Students know democracy matters
Foyle is the founder and president of Democracy Matters, a nonpartisan student organization mentoring the next generation of leaders dedicated to strengthening our democracy.
When I was drafted by the NBA's Golden State Warriors in 1987, a dream came true. But I had another dream during the 13 years that I played in the NBA. That was to help students throughout the country have a voice in their democracy. I wanted to give back to those who had helped make me become politically aware in college. So along with my adopted parents who were professors at Colgate University, I founded Democracy Matters. I knew that students cared about the environment, health care, women's and LGBTQ rights, gun violence, mass incarceration and more. I knew they wanted to make a difference by being politically effective, but they often didn't know how to go about it.
Like many of us, young people have been politically silenced by the power of big money in politics. Big money campaign donors dominate our elections with their ability to overwhelmingly determine who runs for office, who wins and how they vote when elected. The use of restrictive rules to deny young people and others the right to vote has made them feel they don't have a voice — that politicians don't care what they think.
Democracy Matters' college and high school chapters are pushing back against apathy and cynicism by becoming organizers on their campuses. As a nonprofit and nonpartisan national student organization, DM mentors and mobilizes high school and college students to become political activists. By emphasizing the necessity of a strong and inclusive democracy, DM engages young people in the struggle for reforms that will make their voices heard and respected in the political process.
Democracy Matters students promote pro-democracy issues including public campaign financing, voting rights, gerrymandering and government ethics. They learn the skills of successful grassroots organizing, public speaking and coalition-building. They become strong advocates for the need for reforms to strengthen our democracy.
Democracy Matters offers student internships to create DM chapters at their schools and organize outreach to their peers. With creative discussion groups, lectures, educational poster campaigns, film screenings, in-class raps, video-making and tabling, DM students capture the attention of students and faculty. They organize voter registration drives and get out the student vote on election days. They hold DemoROCKacy parties with student bands, organize poetry slams and feature open mic nights.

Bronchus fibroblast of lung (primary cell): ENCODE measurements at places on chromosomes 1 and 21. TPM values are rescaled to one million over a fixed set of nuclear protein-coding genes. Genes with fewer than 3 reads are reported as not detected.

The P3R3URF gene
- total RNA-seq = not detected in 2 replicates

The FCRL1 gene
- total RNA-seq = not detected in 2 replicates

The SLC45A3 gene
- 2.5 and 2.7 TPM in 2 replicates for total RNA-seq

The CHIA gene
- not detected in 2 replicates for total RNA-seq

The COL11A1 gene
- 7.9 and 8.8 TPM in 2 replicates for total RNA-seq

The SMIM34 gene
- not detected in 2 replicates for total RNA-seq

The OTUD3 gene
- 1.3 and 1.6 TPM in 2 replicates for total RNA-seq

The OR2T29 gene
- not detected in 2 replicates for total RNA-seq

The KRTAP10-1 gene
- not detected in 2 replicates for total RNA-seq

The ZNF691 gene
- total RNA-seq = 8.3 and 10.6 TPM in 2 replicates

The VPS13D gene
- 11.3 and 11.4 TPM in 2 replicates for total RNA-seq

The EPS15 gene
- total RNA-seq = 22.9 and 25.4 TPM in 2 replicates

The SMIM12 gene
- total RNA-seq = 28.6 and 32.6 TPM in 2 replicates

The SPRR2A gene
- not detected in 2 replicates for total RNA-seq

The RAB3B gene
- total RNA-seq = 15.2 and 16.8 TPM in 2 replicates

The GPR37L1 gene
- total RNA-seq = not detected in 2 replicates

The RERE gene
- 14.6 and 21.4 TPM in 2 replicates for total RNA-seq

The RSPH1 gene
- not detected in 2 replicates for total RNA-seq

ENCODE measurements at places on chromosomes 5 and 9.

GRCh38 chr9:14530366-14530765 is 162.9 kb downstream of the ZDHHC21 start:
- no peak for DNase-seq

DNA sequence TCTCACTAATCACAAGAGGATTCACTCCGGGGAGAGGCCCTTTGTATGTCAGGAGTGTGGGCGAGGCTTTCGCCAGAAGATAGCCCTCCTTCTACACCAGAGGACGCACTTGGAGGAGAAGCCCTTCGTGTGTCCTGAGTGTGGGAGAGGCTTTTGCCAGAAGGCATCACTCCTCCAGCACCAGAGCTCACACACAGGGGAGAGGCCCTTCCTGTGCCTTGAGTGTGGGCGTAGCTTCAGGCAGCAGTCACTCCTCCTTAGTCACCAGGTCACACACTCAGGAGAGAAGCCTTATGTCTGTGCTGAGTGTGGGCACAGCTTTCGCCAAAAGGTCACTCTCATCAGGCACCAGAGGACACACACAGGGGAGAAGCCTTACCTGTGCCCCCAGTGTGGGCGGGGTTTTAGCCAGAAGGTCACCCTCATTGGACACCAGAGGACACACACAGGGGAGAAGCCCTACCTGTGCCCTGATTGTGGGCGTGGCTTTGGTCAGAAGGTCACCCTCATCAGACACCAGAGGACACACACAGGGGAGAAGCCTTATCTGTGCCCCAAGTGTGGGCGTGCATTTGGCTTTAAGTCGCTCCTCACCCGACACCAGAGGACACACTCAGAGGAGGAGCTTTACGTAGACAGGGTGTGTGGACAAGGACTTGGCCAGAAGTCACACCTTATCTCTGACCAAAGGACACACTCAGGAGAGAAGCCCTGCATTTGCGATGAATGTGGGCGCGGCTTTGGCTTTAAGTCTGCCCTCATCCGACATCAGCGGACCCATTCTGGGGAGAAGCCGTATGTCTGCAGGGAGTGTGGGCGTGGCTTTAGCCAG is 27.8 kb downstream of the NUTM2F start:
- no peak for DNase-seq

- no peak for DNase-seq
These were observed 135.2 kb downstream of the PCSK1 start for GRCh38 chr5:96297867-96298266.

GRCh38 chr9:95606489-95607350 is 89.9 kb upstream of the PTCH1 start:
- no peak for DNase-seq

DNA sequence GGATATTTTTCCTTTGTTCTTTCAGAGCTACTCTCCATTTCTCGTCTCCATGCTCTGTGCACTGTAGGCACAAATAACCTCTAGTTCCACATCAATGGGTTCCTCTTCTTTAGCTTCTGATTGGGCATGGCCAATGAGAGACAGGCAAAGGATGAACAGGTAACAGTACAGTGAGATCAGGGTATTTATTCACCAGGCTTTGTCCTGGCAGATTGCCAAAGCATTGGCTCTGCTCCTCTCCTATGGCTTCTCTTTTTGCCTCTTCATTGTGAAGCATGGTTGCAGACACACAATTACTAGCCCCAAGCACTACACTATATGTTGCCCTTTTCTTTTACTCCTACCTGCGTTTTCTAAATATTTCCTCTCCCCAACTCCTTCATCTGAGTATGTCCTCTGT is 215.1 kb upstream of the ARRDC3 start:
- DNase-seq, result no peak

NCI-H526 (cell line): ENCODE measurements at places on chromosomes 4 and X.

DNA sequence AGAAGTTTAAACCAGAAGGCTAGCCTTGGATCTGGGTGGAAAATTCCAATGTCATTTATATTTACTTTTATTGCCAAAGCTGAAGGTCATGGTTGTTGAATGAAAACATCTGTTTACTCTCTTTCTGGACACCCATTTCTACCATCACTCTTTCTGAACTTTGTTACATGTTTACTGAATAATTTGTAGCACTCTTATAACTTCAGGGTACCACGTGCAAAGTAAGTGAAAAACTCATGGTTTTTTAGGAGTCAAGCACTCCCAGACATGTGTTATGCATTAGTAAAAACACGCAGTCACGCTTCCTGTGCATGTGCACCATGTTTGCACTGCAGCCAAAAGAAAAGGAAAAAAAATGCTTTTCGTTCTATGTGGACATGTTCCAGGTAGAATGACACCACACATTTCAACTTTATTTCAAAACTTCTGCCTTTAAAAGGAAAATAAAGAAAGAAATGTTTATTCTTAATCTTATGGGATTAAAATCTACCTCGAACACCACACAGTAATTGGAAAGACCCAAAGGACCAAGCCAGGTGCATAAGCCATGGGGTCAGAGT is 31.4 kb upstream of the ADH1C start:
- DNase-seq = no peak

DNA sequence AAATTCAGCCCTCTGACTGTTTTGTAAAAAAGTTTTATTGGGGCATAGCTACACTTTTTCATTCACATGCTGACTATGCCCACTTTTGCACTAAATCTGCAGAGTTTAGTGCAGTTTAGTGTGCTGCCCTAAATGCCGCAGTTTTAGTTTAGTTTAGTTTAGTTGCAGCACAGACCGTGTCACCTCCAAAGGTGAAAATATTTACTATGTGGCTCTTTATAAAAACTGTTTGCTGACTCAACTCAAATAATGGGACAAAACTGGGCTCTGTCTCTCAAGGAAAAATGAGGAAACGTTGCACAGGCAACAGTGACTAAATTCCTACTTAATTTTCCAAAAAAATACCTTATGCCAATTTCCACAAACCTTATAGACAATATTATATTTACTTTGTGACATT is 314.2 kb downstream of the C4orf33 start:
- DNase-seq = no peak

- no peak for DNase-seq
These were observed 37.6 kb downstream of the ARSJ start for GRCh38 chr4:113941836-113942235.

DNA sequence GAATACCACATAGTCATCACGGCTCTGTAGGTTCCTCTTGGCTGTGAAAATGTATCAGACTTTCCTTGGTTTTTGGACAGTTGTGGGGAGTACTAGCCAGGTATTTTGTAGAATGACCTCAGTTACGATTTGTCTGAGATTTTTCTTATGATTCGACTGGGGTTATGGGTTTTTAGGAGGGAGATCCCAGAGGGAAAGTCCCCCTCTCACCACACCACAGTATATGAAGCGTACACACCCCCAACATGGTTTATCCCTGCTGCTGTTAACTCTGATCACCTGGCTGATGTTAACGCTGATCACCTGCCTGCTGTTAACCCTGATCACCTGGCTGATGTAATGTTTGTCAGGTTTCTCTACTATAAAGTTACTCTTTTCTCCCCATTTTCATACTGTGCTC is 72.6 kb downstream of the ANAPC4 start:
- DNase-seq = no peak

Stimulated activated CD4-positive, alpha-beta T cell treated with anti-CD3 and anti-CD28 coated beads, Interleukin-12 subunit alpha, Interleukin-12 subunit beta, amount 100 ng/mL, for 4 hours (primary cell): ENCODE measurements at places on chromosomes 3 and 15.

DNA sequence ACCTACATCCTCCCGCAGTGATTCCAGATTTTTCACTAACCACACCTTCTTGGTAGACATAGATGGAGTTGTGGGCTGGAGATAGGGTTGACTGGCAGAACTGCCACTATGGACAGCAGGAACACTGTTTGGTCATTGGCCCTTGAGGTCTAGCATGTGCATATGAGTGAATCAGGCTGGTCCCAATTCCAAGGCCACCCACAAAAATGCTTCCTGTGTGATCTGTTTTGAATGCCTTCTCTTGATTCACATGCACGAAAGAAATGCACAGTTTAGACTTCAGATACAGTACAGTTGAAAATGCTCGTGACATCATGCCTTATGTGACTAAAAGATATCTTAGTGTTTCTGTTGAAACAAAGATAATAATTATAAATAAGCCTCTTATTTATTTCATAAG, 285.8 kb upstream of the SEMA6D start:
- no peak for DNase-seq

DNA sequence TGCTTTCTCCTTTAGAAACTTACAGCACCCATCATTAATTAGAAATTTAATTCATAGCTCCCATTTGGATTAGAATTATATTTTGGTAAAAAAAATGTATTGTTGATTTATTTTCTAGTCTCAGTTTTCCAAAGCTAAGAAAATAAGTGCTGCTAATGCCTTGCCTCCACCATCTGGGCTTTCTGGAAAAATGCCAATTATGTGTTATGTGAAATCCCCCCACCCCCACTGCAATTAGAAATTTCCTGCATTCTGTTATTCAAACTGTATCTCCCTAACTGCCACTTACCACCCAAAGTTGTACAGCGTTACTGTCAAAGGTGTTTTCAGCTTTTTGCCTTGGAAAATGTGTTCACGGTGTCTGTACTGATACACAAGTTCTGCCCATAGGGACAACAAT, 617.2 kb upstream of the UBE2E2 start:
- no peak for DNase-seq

With this, they raise awareness and urge others to join them in resisting attacks on our democracy. Because so many important issues are stymied by the power of big political money and the suppression of voting rights, fighting for a fair and inclusive democracy is the best way to make progress on the many causes that students already embrace.
It was a Twitter thread heard 'round the world. CEO Jack Dorsey proclaimed no more political advertising on his platform, to which the internet replied: Bad idea.
In a clear shot at archrival Facebook — since founder Mark Zuckerberg has remained adamantly opposed to censoring any ad content on his social network — at the end of next week Twitter will be booting all paid advertising aiming to influence elections in any way. That is because, Dorsey said, "political message reach should be earned, not bought."
Since Twitter's announcement at the end of October, however, many officials and advocates who profess concern about disinformation's spread have come to agree that Twitter's move misses the point and won't prove to be that big a deal. Most misleading political content is posted for free and doesn't seek eyeballs through paid advertising, they note, and Twitter's political ad revenue is a drop in the bucket compared to what Facebook and Google get. Plus, they say, the social media giants have hardly proved themselves worthy of the public trust required of self-regulators.
The Kentucky Republican Party is alleging campaign finance wrongdoing by a radio host considering a longshot bid for Mitch McConnell's Senate seat. But the complaint won't ever get answered without the help of the Senate majority leader himself.
That's because the case has been filed with the Federal Election Commission, which is now into its third month without the minimum membership necessary to begin even the most routine enforcement proceedings. And the reason for that is Kentucky's own McConnell. In his view the FEC that regulates best is the one that regulates least, and so he's bottled up the nomination that would give the agency a four-person quorum.